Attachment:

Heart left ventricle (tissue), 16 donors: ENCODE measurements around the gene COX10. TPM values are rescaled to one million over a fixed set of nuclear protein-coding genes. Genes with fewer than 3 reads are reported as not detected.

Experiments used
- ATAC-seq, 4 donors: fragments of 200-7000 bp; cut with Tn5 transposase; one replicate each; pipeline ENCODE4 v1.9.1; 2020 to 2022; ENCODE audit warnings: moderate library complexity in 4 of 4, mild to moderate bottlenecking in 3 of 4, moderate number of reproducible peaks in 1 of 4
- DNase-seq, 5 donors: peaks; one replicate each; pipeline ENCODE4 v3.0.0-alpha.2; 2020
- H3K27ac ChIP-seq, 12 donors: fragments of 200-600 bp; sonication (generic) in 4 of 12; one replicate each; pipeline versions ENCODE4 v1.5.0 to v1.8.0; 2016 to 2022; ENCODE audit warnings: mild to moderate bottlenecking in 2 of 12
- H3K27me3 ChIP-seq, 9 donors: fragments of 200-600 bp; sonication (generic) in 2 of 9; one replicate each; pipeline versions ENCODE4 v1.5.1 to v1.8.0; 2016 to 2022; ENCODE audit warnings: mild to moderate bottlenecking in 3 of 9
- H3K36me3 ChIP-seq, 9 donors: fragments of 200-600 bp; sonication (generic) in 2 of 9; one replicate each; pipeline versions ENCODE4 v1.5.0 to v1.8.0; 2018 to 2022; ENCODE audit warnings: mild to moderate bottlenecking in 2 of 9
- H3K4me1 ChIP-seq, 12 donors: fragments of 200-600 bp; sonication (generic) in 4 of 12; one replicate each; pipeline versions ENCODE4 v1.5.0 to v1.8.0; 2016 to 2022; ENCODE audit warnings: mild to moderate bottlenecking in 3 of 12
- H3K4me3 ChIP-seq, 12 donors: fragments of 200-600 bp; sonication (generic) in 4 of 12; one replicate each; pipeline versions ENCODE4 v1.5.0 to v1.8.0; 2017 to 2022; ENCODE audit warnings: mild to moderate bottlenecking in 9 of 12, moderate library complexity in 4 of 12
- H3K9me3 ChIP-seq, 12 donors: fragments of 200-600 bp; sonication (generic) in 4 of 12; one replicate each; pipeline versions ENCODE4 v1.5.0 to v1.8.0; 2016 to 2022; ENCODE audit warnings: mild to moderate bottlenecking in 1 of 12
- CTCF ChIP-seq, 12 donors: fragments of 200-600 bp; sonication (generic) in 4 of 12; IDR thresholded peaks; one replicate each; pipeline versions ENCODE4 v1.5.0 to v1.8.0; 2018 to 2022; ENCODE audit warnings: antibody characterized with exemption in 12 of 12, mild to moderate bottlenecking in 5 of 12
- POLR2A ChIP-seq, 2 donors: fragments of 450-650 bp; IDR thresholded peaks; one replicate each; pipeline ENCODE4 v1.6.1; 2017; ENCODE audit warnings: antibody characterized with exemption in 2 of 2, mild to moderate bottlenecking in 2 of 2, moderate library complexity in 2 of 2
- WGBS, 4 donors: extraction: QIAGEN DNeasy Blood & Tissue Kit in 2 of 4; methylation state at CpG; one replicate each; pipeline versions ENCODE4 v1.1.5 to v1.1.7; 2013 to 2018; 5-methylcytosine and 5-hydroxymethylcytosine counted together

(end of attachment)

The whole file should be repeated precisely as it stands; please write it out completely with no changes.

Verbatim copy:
Heart left ventricle (tissue), 16 donors: ENCODE measurements around the gene COX10. TPM values are rescaled to one million over a fixed set of nuclear protein-coding genes. Genes with fewer than 3 reads are reported as not detected.

Experiments used
- ATAC-seq, 4 donors: fragments of 200-7000 bp; cut with Tn5 transposase; one replicate each; pipeline ENCODE4 v1.9.1; 2020 to 2022; ENCODE audit warnings: moderate library complexity in 4 of 4, mild to moderate bottlenecking in 3 of 4, moderate number of reproducible peaks in 1 of 4
- DNase-seq, 5 donors: peaks; one replicate each; pipeline ENCODE4 v3.0.0-alpha.2; 2020
- H3K27ac ChIP-seq, 12 donors: fragments of 200-600 bp; sonication (generic) in 4 of 12; one replicate each; pipeline versions ENCODE4 v1.5.0 to v1.8.0; 2016 to 2022; ENCODE audit warnings: mild to moderate bottlenecking in 2 of 12
- H3K27me3 ChIP-seq, 9 donors: fragments of 200-600 bp; sonication (generic) in 2 of 9; one replicate each; pipeline versions ENCODE4 v1.5.1 to v1.8.0; 2016 to 2022; ENCODE audit warnings: mild to moderate bottlenecking in 3 of 9
- H3K36me3 ChIP-seq, 9 donors: fragments of 200-600 bp; sonication (generic) in 2 of 9; one replicate each; pipeline versions ENCODE4 v1.5.0 to v1.8.0; 2018 to 2022; ENCODE audit warnings: mild to moderate bottlenecking in 2 of 9
- H3K4me1 ChIP-seq, 12 donors: fragments of 200-600 bp; sonication (generic) in 4 of 12; one replicate each; pipeline versions ENCODE4 v1.5.0 to v1.8.0; 2016 to 2022; ENCODE audit warnings: mild to moderate bottlenecking in 3 of 12
- H3K4me3 ChIP-seq, 12 donors: fragments of 200-600 bp; sonication (generic) in 4 of 12; one replicate each; pipeline versions ENCODE4 v1.5.0 to v1.8.0; 2017 to 2022; ENCODE audit warnings: mild to moderate bottlenecking in 9 of 12, moderate library complexity in 4 of 12
- H3K9me3 ChIP-seq, 12 donors: fragments of 200-600 bp; sonication (generic) in 4 of 12; one replicate each; pipeline versions ENCODE4 v1.5.0 to v1.8.0; 2016 to 2022; ENCODE audit warnings: mild to moderate bottlenecking in 1 of 12
- CTCF ChIP-seq, 12 donors: fragments of 200-600 bp; sonication (generic) in 4 of 12; IDR thresholded peaks; one replicate each; pipeline versions ENCODE4 v1.5.0 to v1.8.0; 2018 to 2022; ENCODE audit warnings: antibody characterized with exemption in 12 of 12, mild to moderate bottlenecking in 5 of 12
- POLR2A ChIP-seq, 2 donors: fragments of 450-650 bp; IDR thresholded peaks; one replicate each; pipeline ENCODE4 v1.6.1; 2017; ENCODE audit warnings: antibody characterized with exemption in 2 of 2, mild to moderate bottlenecking in 2 of 2, moderate library complexity in 2 of 2
- WGBS, 4 donors: extraction: QIAGEN DNeasy Blood & Tissue Kit in 2 of 4; methylation state at CpG; one replicate each; pipeline versions ENCODE4 v1.1.5 to v1.1.7; 2013 to 2018; 5-methylcytosine and 5-hydroxymethylcytosine counted together